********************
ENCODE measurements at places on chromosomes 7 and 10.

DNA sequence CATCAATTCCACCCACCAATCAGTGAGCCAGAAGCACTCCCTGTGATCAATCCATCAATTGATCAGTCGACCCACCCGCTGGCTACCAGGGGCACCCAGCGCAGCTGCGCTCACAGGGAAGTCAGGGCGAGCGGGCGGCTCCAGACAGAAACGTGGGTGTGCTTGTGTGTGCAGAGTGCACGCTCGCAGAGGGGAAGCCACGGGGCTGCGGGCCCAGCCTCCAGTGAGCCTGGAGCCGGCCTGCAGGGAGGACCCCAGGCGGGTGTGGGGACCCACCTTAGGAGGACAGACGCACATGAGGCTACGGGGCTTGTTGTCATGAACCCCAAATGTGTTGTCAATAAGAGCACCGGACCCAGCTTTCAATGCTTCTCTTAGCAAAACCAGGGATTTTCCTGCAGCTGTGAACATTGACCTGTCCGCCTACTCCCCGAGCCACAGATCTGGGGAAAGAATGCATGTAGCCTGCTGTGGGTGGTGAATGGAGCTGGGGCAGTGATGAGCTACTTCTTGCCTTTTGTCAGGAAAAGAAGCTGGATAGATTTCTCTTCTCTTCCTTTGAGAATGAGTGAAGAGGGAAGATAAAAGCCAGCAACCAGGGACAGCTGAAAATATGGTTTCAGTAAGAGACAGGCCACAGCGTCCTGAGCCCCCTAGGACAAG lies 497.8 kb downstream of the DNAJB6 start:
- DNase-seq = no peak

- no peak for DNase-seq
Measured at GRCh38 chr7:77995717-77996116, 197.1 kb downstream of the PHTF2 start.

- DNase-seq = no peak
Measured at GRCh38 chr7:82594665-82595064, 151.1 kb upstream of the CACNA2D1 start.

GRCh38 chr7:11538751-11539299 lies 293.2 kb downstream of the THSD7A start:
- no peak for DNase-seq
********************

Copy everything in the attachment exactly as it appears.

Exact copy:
ENCODE measurements at places on chromosomes 7 and 10.

DNA sequence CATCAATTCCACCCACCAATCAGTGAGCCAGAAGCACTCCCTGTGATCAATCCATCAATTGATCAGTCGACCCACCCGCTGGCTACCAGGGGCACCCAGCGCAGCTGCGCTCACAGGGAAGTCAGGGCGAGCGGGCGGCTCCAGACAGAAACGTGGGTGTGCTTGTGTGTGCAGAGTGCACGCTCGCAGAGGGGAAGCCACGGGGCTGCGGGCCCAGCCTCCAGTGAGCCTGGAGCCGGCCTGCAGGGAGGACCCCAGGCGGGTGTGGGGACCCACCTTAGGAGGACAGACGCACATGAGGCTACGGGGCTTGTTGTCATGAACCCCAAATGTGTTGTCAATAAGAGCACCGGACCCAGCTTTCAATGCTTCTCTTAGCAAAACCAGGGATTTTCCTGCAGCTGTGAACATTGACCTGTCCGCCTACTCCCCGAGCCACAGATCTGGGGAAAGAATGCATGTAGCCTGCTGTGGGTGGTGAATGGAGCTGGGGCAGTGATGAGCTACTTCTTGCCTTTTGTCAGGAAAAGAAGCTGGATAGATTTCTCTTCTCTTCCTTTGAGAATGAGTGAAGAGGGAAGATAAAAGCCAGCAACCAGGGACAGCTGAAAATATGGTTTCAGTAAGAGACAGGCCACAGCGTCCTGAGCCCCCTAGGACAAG lies 497.8 kb downstream of the DNAJB6 start:
- DNase-seq = no peak

- no peak for DNase-seq
Measured at GRCh38 chr7:77995717-77996116, 197.1 kb downstream of the PHTF2 start.

- DNase-seq = no peak
Measured at GRCh38 chr7:82594665-82595064, 151.1 kb upstream of the CACNA2D1 start.

GRCh38 chr7:11538751-11539299 lies 293.2 kb downstream of the THSD7A start:
- no peak for DNase-seq